When you think of the Fourth of July, you think of our nation’s birthday and everything that goes with it. It is a call of celebration.
This day is dedicated to our freedom gained at the blood of our forefathers to end Britian’s rule while obtaining our independence. We became a sovereign nation responsible for our own successes and failures. The Constitution was drawn and a Declaration of Independence was proclaimed. A rag-tag army of poorly trained, poorly fed and poorly equipped settlers, farmers, sailors, tradesmen and businessmen amassed forces and defeated the most powerful army of the time.
This country was founded on fortitude, blood, sweat and a human will to succeed. Thanks to their endeavors, our flags of freedom still wave 241 years later. Today we still stand tall as a nation. Thank you, patriots.
Patriotism is still alive and well. Many people have no idea what patriotism really is. It is often taken for granted, or it goes unnoticed. A veteran recognizes patriotism. The American veteran is the heartbeat of patriotism.
Patriotism presents itself in various forms in this great nation. A Fourth of July parade honoring our independence and our veterans is patriotic. Patriotism is also the little child waving a tiny American flag at an event. It is people who volunteer to organize, fund and escort Honor Flights for our aging veterans. It is monuments erected to memorialize our warriors. It is the family that has an American flag in its yard or on the porch every day of the year commemorating the sacrifice of our warriors both alive and deceased. It is children child saying the Pledge of Allegiance with a hand over their hearts. It is the man who removes his hat with his hand on his heart when a flag is unfurled. It is a soldier’s salute to our flag. It is also the young men and women who enlist in our armed services to protect our homeland against all enemies, both foreign and domestic. Patriotism is also the widow presented with a blanket placed atop her husband’s grave in Arlington National Cemetery, crying as her children hug the white cross headstone of their fallen warrior. Patriotism is also women like Mrs. Sullivan from Waterloo, Iowa, who lost five sons during the dark days of World War II in a matter of moments while they selflessly sacrificed their lives for our nation.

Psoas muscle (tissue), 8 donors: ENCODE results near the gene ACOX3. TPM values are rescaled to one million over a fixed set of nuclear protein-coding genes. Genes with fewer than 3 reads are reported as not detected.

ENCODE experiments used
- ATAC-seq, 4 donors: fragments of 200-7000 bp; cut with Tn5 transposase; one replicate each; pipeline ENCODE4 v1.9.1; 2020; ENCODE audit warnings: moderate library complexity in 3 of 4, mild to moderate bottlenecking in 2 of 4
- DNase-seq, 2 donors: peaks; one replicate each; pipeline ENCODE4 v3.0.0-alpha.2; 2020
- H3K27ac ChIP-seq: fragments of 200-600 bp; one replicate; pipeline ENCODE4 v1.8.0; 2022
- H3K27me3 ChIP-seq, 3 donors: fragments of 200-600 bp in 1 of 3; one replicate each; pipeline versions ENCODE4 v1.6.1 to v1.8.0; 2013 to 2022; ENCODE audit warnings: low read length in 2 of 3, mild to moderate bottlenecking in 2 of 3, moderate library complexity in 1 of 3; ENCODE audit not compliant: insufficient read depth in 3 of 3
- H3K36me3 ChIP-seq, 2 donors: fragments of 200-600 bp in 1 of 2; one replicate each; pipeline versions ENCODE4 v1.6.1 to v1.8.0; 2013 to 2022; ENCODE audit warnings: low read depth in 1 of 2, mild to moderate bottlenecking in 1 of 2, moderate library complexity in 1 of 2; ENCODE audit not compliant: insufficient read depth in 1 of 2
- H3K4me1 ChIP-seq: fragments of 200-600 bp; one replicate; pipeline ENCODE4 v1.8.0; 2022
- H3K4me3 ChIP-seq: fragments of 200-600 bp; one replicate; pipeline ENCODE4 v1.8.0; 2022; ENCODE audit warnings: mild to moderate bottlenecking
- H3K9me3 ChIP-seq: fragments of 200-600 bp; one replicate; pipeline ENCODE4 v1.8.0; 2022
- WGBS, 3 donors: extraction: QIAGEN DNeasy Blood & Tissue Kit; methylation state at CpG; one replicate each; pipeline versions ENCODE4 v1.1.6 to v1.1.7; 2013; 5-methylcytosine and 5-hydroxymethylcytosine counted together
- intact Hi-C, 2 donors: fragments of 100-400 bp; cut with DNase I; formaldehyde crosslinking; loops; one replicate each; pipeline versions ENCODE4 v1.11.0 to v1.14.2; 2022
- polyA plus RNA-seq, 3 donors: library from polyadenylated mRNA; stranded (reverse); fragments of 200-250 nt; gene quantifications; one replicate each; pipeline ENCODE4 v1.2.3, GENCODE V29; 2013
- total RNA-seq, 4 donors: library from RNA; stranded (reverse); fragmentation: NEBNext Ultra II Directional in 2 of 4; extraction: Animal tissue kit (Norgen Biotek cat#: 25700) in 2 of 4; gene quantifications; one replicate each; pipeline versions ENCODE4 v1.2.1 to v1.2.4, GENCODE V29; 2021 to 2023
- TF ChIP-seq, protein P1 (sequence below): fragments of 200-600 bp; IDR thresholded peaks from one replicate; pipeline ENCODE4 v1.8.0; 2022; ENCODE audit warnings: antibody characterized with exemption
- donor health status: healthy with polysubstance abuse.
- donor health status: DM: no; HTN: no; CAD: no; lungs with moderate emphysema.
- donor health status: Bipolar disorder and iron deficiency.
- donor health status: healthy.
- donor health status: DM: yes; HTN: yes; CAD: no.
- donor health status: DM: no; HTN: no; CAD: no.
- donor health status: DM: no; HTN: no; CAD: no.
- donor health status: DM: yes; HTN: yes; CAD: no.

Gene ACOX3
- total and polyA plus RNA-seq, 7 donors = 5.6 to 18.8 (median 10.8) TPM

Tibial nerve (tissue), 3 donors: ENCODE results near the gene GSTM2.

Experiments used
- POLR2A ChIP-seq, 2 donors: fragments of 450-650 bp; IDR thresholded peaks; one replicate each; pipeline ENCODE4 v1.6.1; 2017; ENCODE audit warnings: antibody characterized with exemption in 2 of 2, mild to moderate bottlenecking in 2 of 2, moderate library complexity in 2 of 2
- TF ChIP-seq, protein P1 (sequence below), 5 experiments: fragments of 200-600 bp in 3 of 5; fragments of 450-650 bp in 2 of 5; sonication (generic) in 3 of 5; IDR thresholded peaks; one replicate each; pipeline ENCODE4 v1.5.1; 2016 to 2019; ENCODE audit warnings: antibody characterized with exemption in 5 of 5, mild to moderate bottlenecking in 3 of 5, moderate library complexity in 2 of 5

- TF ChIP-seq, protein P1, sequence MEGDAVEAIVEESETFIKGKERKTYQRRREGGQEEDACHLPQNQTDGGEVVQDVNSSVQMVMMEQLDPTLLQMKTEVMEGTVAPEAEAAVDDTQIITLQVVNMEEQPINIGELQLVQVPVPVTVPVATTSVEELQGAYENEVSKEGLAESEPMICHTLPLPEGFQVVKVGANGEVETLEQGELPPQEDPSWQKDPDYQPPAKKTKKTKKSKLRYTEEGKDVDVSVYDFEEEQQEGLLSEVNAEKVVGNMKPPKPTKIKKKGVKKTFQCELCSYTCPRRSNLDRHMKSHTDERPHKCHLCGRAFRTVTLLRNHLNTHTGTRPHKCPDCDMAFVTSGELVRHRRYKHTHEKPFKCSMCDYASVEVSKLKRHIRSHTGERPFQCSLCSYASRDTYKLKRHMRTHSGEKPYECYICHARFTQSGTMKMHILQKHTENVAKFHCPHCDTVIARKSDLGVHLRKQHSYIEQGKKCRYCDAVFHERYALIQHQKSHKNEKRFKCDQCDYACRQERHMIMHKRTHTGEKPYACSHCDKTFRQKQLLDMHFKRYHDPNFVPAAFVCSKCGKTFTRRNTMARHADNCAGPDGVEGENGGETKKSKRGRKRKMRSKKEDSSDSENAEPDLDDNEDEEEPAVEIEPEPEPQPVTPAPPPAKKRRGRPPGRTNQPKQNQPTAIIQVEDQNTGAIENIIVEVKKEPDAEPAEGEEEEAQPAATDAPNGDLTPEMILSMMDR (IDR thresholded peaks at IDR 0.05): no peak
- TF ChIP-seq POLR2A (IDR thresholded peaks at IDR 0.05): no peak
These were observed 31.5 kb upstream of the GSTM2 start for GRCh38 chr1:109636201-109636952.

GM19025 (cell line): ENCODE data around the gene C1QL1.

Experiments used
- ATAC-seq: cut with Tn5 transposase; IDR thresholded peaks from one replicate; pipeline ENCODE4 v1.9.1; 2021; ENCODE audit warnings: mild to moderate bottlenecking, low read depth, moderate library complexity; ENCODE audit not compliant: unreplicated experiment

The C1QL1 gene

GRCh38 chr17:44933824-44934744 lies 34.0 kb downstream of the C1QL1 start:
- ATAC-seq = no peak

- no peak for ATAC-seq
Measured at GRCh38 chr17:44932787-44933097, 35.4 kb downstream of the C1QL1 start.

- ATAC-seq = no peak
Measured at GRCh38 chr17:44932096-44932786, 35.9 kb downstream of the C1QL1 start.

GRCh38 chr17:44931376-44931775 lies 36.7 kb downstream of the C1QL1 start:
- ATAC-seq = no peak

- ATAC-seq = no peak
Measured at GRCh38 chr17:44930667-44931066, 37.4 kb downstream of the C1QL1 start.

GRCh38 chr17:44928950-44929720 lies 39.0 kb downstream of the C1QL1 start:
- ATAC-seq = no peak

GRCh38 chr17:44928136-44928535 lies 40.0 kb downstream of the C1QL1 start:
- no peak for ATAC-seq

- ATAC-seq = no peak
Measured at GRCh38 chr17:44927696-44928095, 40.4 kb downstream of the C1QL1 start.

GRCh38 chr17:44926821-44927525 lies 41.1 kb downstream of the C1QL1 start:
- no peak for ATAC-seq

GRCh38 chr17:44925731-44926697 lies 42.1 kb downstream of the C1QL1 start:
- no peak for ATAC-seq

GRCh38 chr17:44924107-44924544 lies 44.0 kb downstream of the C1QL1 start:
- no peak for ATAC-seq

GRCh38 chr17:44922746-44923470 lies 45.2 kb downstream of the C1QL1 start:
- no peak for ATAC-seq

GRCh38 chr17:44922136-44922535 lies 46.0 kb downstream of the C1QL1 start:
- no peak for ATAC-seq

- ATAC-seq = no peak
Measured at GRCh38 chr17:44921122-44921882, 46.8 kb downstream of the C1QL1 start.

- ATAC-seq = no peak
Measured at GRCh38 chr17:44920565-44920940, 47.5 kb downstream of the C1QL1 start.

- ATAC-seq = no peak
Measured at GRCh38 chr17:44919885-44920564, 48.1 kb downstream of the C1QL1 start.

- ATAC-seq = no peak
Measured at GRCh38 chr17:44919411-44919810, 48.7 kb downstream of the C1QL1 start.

Patriotism is far more than a word. It is a tribute to all who have sacrificed so we may enjoy “life, liberty and the pursuit of happiness.” We continue to this very day to see those dedicated to the success of this great nation while many others try to tear it down.
I am beyond thankful to be born an American. I am proud of my father who served in two wars, my brother-in-law who served in Vietnam and my son who served in the 27th Fighter Tactical Wing of Spec Ops. All veterans are heroes today and forever.
I just ask that this year that you enjoy festivities and celebrate with your friends and families. I just request that you to please take a moment to remember the real meaning of this holiday. Share the meaning with the young people in your lives as an act of rememberance. Many of your countrymen are buried on foreign soil, never to return home to their loved ones so you and your family may live in freedom’s glorious light.
God bless our veterans, our country, our freedoms, and Old Glory — long may she wave. Happy Fourth of July, Americans!
— By HICK FINN